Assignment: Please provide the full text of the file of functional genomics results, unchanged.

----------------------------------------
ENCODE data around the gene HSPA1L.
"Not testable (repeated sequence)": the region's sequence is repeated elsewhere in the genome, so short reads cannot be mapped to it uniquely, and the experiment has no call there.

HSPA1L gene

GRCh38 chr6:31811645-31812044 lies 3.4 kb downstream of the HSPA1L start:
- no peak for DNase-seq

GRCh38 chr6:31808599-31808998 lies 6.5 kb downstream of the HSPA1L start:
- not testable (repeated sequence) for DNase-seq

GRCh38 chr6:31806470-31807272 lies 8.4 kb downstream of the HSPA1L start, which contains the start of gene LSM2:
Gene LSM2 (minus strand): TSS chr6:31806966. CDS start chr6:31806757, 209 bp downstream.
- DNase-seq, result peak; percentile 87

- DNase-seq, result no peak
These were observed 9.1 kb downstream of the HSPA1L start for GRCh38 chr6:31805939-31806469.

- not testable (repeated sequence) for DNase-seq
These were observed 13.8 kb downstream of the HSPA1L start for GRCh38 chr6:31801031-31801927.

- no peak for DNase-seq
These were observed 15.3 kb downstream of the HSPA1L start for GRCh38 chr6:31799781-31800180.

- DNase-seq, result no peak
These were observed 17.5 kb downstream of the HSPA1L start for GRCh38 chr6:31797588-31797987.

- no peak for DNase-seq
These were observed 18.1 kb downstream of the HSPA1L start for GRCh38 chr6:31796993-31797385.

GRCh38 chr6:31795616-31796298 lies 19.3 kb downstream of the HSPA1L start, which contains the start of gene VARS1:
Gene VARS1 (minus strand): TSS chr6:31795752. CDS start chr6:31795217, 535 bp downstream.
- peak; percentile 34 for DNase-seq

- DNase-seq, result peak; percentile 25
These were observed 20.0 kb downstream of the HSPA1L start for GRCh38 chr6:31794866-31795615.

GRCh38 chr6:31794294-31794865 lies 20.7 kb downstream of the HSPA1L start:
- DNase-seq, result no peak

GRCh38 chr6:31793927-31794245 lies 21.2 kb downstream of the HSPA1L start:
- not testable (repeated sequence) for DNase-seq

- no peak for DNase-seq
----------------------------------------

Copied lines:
ENCODE data around the gene HSPA1L.
"Not testable (repeated sequence)": the region's sequence is repeated elsewhere in the genome, so short reads cannot be mapped to it uniquely, and the experiment has no call there.

HSPA1L gene

GRCh38 chr6:31811645-31812044 lies 3.4 kb downstream of the HSPA1L start:
- no peak for DNase-seq

GRCh38 chr6:31808599-31808998 lies 6.5 kb downstream of the HSPA1L start:
- not testable (repeated sequence) for DNase-seq

GRCh38 chr6:31806470-31807272 lies 8.4 kb downstream of the HSPA1L start, which contains the start of gene LSM2:
Gene LSM2 (minus strand): TSS chr6:31806966. CDS start chr6:31806757, 209 bp downstream.
- DNase-seq, result peak; percentile 87

- DNase-seq, result no peak
These were observed 9.1 kb downstream of the HSPA1L start for GRCh38 chr6:31805939-31806469.

- not testable (repeated sequence) for DNase-seq
These were observed 13.8 kb downstream of the HSPA1L start for GRCh38 chr6:31801031-31801927.

- no peak for DNase-seq
These were observed 15.3 kb downstream of the HSPA1L start for GRCh38 chr6:31799781-31800180.

- DNase-seq, result no peak
These were observed 17.5 kb downstream of the HSPA1L start for GRCh38 chr6:31797588-31797987.

- no peak for DNase-seq
These were observed 18.1 kb downstream of the HSPA1L start for GRCh38 chr6:31796993-31797385.

GRCh38 chr6:31795616-31796298 lies 19.3 kb downstream of the HSPA1L start, which contains the start of gene VARS1:
Gene VARS1 (minus strand): TSS chr6:31795752. CDS start chr6:31795217, 535 bp downstream.
- peak; percentile 34 for DNase-seq

- DNase-seq, result peak; percentile 25
These were observed 20.0 kb downstream of the HSPA1L start for GRCh38 chr6:31794866-31795615.

GRCh38 chr6:31794294-31794865 lies 20.7 kb downstream of the HSPA1L start:
- DNase-seq, result no peak

GRCh38 chr6:31793927-31794245 lies 21.2 kb downstream of the HSPA1L start:
- not testable (repeated sequence) for DNase-seq

- no peak for DNase-seq